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The Catalytic Leadership of Paul (Phlippians, Timothy, Titus)

This past fall we went through the stories and letters of Paul in chronological order with some our network leaders at Gateway. We were trying to determine the characteristics that made him so catalytic so that we might grow in this as well.

Here is the order we are reading through and discussing:

  • Week One – Acts 7-16
  • Week Two – Galatians
  • Week Three – Acts 17, 1 Thessalonians, 2 Thessalonians
  • Week Four – Acts 18, 1 Corinthians
  • Week Five – 2 Corinthians
  • Week Six – Romans
  • Week Seven – Acts 19-20, Ephesians
  • Week Eight – Acts 21-28 & Colossians, Philemon
  • Week Nine – Philippians, 1 Timothy, Titus, 2 Timothy

Here are some other highlights of Paul’s message:

  • Paul emphasized Jesus as a servant leader and our ultimate example for how we should live (Phil. 2:1-11).
  • Paul seemed to have a healthy understanding of “being” with God (Phil. 3:10) and “doing” things for God (Phil. 2:12-13).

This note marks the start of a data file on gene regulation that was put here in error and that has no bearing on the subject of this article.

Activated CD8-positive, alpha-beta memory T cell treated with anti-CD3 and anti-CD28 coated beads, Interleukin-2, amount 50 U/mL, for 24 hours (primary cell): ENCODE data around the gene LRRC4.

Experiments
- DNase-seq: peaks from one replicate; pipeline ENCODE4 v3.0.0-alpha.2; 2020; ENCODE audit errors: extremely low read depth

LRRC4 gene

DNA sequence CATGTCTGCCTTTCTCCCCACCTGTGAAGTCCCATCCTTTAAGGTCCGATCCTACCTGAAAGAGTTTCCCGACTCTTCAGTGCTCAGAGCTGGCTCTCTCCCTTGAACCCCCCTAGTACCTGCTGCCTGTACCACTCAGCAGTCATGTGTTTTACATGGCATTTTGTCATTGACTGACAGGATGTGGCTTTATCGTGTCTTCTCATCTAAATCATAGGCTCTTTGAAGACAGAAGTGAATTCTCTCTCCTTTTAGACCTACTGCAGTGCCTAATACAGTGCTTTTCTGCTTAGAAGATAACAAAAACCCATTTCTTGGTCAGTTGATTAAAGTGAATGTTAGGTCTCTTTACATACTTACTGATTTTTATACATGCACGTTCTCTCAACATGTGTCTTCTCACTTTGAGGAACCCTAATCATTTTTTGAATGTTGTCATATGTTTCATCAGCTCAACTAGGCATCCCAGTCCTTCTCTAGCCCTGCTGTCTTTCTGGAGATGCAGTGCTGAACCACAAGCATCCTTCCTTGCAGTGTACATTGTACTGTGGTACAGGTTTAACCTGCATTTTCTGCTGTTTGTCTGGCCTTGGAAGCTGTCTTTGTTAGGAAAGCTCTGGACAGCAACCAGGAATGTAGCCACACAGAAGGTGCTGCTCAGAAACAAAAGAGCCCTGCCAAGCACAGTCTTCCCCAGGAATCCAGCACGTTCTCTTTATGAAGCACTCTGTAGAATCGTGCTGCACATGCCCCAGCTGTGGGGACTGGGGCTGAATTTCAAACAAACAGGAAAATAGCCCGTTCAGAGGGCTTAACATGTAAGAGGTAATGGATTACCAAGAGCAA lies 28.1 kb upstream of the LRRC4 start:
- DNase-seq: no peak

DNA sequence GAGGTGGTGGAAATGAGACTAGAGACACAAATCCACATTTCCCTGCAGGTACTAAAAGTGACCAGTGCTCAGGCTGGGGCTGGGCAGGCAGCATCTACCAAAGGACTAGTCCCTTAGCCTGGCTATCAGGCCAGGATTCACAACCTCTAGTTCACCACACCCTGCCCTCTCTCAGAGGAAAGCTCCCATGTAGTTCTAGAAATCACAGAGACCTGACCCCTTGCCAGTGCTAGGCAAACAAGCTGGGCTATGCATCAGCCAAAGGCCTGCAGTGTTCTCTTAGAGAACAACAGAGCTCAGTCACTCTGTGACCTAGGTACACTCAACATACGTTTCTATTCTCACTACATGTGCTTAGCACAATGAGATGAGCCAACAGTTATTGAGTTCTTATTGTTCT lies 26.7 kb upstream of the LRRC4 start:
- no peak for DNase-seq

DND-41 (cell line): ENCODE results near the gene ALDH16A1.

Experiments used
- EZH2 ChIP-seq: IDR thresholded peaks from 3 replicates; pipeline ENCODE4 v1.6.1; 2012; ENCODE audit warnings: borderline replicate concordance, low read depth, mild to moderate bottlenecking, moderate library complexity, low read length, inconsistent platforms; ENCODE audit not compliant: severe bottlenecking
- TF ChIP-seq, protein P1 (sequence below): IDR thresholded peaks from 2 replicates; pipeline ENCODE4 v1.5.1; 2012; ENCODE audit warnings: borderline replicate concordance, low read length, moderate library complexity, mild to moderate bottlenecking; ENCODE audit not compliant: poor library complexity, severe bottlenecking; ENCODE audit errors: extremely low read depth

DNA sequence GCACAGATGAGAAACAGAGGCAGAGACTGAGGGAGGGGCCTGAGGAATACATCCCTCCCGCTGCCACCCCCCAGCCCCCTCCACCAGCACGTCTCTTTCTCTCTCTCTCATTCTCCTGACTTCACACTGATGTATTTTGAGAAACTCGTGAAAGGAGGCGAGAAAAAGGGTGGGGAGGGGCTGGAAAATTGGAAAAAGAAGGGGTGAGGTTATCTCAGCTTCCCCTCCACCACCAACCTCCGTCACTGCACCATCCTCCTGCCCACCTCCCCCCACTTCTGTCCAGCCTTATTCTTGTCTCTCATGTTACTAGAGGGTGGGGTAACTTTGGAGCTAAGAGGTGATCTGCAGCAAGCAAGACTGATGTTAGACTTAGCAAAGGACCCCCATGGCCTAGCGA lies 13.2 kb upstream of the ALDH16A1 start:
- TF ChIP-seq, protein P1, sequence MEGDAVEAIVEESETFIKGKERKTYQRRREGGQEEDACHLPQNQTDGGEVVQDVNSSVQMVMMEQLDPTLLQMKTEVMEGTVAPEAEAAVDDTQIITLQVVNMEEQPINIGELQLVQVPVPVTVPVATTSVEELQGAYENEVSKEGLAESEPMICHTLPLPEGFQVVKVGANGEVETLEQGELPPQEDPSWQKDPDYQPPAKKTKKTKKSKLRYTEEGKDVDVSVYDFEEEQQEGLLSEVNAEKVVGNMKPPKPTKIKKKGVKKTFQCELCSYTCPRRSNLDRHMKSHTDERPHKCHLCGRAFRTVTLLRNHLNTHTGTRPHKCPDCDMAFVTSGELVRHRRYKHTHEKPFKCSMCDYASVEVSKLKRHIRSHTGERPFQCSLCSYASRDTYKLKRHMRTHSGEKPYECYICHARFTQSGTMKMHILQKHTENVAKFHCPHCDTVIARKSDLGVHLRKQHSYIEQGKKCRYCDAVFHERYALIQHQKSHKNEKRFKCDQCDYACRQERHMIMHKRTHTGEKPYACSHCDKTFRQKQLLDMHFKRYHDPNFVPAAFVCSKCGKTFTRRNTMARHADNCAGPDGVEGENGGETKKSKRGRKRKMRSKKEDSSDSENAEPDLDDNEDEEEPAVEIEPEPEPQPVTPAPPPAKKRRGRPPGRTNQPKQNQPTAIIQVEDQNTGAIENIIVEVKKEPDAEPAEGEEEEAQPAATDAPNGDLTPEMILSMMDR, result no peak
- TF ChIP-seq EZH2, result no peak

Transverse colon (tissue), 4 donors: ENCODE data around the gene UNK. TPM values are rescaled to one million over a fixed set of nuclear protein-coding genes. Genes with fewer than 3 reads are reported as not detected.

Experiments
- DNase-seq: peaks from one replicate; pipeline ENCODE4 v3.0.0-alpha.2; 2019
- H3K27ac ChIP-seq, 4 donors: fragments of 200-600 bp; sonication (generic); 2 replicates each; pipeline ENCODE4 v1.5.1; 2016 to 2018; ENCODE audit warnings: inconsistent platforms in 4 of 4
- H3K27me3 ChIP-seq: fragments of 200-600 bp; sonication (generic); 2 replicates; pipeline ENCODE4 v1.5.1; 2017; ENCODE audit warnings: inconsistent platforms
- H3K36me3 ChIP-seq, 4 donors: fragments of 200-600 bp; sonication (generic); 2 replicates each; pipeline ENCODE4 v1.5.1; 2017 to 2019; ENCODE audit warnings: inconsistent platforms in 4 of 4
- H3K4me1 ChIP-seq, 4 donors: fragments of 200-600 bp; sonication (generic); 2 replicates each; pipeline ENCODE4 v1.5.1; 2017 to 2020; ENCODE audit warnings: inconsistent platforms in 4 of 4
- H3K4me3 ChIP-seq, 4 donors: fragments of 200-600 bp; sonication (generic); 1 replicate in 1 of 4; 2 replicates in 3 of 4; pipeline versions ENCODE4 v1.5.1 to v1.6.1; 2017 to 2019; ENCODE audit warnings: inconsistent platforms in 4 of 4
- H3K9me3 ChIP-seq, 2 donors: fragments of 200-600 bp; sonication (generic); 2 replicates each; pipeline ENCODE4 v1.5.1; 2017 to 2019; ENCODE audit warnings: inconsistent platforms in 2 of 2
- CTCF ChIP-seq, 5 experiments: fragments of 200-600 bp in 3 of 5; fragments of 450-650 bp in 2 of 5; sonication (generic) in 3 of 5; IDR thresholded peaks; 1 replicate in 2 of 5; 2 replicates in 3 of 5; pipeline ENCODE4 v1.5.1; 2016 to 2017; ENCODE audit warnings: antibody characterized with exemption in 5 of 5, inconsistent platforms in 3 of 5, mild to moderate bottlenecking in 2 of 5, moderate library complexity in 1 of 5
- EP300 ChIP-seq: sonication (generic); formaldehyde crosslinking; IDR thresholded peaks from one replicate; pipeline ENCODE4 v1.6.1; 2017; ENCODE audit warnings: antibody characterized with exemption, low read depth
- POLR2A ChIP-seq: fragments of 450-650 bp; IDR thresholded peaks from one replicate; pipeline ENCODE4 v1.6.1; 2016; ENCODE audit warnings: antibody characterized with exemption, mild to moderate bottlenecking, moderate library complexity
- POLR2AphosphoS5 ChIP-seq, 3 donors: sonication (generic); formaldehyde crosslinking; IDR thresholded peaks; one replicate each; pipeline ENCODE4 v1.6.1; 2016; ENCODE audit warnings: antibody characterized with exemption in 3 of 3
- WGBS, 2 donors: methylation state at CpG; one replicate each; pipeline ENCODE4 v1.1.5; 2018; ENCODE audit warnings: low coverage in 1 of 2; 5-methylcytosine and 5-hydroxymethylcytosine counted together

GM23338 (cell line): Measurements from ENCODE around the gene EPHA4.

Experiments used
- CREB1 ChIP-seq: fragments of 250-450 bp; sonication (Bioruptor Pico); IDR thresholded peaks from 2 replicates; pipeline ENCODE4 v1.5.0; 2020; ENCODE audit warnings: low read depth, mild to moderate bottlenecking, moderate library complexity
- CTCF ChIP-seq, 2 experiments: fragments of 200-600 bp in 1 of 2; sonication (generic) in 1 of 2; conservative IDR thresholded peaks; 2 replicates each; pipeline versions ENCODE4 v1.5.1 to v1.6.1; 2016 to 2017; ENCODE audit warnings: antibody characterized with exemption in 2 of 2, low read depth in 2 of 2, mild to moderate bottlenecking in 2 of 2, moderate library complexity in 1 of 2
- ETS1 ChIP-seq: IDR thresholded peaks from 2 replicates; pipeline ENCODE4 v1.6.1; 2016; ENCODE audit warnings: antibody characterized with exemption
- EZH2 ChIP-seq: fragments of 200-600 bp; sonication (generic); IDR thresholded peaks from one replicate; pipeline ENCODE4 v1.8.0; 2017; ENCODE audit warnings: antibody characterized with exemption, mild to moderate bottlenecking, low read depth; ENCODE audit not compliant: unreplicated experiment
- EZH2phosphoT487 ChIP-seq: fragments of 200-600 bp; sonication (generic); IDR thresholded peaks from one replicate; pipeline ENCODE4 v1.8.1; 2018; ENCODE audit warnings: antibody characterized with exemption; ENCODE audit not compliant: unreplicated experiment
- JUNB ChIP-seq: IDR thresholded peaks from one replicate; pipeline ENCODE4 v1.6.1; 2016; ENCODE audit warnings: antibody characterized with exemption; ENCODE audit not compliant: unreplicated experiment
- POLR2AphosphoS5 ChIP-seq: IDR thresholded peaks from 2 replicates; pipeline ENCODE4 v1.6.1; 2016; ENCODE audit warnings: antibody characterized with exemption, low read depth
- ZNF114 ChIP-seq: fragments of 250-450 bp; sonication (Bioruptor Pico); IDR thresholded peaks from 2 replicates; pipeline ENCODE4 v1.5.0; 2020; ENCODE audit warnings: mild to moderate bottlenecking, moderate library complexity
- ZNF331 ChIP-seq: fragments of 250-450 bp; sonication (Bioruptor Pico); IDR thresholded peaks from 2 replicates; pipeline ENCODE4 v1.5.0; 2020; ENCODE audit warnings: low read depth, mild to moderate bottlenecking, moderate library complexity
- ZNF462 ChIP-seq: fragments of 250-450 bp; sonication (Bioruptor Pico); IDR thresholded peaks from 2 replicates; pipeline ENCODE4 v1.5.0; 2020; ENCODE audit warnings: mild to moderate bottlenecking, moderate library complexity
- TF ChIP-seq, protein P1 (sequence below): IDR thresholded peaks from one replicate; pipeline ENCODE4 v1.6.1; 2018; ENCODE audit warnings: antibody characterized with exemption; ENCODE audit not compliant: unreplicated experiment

• Paul emphasized contentment and even rejoicing in our suffering. He wrote to the Philippians from jail (Phil. 4:4-9).
  • Paul reminded us that ministry can be lonely (only one church heled him at one point and Demas left (Phil. 4:15).
  • Paul invested in young leaders by allowing them to help him plant churches before he sent them out to plant churches. This “on the go mentoring” continued as he pointed out to his young leaders how to raise up other elders and deacons (1 Timothy 3).
  • Paul told Titus his ministry was to turn Cretans who were considered “liars, evil brutes, and lazy gluttons” (Titus 1:12) into elders (Titus 1:5).
  • Paul encouraged Timothy to serve with courage and by maximizing his spiritual gifts (2 Timothy 1:7).
  • Paul gave his followers a pattern for living (2 Tim. 1:13, see also Universal Discipleship Pattern).

Here are some questions to apply to our lives as leaders:

  • Who can we pass along the story of Paul and the principles of catalytic leadership this week?
  • How can we apply what we see in Paul’s life to our own life and leadership?
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Dr. Eric Michael Bryant serves with Gateway Church in Austin as the team leader for Central and South Austin and as part of the teaching team. Eric previously served at Mosaic in Los Angeles and his books include Not Like Me: A Field Guide to a Influencing a Diverse World and A Fruitful Life: Becoming Who You Were Created To Be. Eric coaches church planters and campus pastors, teaches on Post Christian Ministry, and leads a cohort for a Doctorate of Ministry in Missional Effectiveness through Bethel Seminary where he earned his Doctorate of Ministry in Entrepreneurial Leadership.